Apr 6, 2023
• Stress in the US and European banks is unlikely to lead to contagion, amid swift central bank actions.
• Central banks continue to hike rates, even as the market expects them to pivot.
• We suggest investors exercise caution but not miss out on opportunities that may arise.
• Change in taxation of non-equity mutual funds to structurally impact fixed income investing in India.
• We remain neutral on equities and positive on gold.
An event-filled first quarter of 2023 felt more like a year, and the coming quarters might be just as eventful. The positive global market momentum seen in the last quarter of 2022 continued into January as the market kept believing a narrative very divergent from what the Fed was saying, only realising in February that it can’t fight the Fed. Last month we saw the first signs of real vulnerability with stress in the US and European banking sectors. However, the market, again, appears to be following a narrative different from that of the Fed.
Back in India, we saw some major tax policy changes which have profound implications for the structure of the financial markets and investor behaviour.
In our January 2023 investment commentary, we wrote that while the Fed remains committed to bringing inflation back to 2%, something in the market could break before that, causing the Fed to reconsider its hawkish stance. The first sign of market disruption was visible in the Silicon Valley Bank’s failure. The fear of a bank run spread to a few more regional banks in the US before hitting the already very weak Credit Suisse in Europe. Reminiscence of the 2008 financial crisis led regulators, in the US and Europe to act swiftly to avoid contagion. The crack in global markets seems to have been sealed for now, until the next one appears.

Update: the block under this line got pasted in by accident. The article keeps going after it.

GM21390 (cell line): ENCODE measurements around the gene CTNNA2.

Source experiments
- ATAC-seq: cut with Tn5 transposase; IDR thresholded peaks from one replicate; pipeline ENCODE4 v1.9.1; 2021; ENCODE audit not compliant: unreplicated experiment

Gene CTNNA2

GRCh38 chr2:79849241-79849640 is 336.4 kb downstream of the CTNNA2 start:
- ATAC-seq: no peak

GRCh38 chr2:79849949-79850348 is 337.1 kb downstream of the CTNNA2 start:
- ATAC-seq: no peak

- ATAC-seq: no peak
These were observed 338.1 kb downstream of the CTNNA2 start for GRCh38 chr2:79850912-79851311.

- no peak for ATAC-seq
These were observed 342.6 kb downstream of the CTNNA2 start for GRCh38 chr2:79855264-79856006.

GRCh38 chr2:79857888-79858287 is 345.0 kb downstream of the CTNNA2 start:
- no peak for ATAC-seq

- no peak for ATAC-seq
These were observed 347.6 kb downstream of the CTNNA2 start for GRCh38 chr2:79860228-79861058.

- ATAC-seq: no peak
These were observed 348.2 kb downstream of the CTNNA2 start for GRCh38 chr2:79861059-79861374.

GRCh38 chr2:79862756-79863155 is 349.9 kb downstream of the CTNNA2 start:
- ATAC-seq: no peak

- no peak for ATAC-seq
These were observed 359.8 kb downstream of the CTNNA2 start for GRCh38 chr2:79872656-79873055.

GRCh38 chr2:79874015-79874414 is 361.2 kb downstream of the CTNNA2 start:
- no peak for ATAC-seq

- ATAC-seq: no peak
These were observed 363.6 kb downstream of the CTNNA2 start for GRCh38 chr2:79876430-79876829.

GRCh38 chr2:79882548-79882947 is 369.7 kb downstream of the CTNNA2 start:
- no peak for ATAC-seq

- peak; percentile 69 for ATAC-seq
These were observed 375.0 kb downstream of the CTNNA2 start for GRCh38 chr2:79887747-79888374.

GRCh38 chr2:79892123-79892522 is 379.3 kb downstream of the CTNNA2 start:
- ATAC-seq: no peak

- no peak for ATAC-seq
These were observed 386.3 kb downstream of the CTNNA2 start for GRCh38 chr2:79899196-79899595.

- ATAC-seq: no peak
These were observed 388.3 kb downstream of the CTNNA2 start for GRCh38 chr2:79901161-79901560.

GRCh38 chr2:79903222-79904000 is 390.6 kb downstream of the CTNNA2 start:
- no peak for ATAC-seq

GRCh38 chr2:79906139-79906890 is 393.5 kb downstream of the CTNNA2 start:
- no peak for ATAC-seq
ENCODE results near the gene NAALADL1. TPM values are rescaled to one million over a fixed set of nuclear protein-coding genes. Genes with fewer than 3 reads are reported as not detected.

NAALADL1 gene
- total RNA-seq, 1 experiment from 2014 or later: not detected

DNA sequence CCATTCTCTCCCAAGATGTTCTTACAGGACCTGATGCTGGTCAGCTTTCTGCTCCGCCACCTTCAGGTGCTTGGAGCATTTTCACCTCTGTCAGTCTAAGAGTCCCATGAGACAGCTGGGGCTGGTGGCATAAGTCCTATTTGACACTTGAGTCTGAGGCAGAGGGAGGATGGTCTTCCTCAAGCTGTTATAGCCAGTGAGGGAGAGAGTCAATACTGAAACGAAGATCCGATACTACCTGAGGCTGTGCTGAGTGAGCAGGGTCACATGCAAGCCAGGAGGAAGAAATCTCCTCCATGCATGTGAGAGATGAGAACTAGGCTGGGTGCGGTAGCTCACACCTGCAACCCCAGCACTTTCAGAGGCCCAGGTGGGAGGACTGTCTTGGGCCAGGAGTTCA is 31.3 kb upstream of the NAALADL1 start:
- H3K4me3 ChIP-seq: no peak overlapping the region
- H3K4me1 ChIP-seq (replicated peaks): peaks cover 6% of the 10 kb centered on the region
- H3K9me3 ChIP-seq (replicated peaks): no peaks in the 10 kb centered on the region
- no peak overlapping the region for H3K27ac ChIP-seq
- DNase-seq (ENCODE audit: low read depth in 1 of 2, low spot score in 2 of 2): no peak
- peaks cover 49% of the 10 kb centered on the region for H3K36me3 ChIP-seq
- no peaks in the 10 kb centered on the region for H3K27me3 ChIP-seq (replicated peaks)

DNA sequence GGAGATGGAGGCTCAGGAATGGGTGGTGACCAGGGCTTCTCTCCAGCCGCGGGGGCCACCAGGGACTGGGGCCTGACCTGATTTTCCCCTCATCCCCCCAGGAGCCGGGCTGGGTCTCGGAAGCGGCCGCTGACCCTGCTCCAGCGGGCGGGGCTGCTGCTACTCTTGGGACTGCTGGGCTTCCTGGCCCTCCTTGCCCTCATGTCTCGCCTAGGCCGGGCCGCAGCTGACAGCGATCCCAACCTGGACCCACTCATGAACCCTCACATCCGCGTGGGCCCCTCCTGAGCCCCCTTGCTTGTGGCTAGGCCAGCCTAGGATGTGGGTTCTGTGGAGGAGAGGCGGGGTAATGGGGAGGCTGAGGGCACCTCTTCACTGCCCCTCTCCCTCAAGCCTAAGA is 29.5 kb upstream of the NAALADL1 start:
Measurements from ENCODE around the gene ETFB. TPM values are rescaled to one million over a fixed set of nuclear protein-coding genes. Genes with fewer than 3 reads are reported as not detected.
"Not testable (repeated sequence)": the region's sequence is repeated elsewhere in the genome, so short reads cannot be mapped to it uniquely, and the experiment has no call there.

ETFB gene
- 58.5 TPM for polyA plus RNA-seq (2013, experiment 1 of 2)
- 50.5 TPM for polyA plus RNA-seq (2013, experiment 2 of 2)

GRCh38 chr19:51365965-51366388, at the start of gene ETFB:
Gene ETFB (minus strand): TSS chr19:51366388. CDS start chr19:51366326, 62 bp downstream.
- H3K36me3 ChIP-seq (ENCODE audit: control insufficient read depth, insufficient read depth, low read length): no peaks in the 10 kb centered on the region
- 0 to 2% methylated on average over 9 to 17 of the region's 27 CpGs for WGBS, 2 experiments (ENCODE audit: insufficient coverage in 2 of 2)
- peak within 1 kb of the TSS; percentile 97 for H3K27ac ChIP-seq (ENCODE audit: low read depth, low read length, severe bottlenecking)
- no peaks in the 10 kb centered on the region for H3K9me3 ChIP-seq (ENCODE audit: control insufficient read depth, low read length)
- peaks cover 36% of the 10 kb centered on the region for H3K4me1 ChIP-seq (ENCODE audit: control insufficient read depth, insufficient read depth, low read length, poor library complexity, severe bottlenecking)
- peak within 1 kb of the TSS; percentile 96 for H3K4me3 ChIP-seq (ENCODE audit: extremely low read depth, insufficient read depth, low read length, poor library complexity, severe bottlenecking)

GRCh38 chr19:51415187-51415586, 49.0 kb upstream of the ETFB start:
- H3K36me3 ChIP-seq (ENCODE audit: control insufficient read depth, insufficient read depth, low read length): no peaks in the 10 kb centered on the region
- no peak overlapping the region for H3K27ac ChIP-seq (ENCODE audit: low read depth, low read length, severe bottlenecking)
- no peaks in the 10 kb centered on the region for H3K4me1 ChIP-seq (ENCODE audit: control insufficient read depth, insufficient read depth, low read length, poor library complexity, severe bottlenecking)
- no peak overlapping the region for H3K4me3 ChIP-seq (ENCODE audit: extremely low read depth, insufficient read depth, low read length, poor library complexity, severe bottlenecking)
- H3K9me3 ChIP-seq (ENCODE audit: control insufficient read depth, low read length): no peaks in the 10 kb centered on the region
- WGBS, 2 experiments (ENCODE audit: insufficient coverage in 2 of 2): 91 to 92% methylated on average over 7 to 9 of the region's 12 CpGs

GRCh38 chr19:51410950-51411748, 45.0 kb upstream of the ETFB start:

To understand the US banking trouble, let’s start from the beginning. After the 2008 financial crisis, larger “Too Big to Fail” US banks cleaned up and were forced to cut down on risk significantly, under the watchful eye of the Fed. On the other hand, smaller banks in the US took on the baton of taking risks, away from Fed scrutiny. Those chickens have now come home to roost. The Fed’s Bank Term Funding Program has allowed banks to avoid bank runs. However, the stress in US small banks will lead to tighter lending conditions and thus squeeze liquidity further.
In this context, the market expected the Fed to sound dovish in its monetary policy meeting in March. However, the Fed didn’t blink and raised rates by 25bps to 5%, reiterating its commitment to fighting inflation. While the market is pricing in a 75bps rate cut by end of 2023, the Fed’s dot plot indicates that rates may stay at 5% through the year. A still-tight labour market and resilient economic data suggest a big dilemma for the Fed as there is no evidence of a meaningful decline in inflation. The delicate balancing act of achieving a soft landing has become even more difficult, and we think the Fed is likely to remain focused on containing inflation before turning to growth. Consequently, it may hold off from cutting rates as quickly as the market is expecting.
Market Expectations vs Fed’s Projection
In Europe, the decision by the Swiss National Bank (SNB) to write off AT-1 bonds even as equity holders salvaged some value from Credit Suisse sent shock waves through the system. To calm market fears, the ECB and Bank of England had to make it clear that they would respect the hierarchy of capital structure and will impose losses on equity holders before asking bondholders to take losses. On the inflation front, just like the Fed, the ECB stuck to its rate hike trajectory by raising rates by 50bps. Given an unusually mild winter, the Euro area avoided an energy crisis. However, inflation is likely to persist amid structurally higher energy costs. Strong service activity and a robust job market, like the US, suggest that the ECB may also not ease monetary policy in a hurry.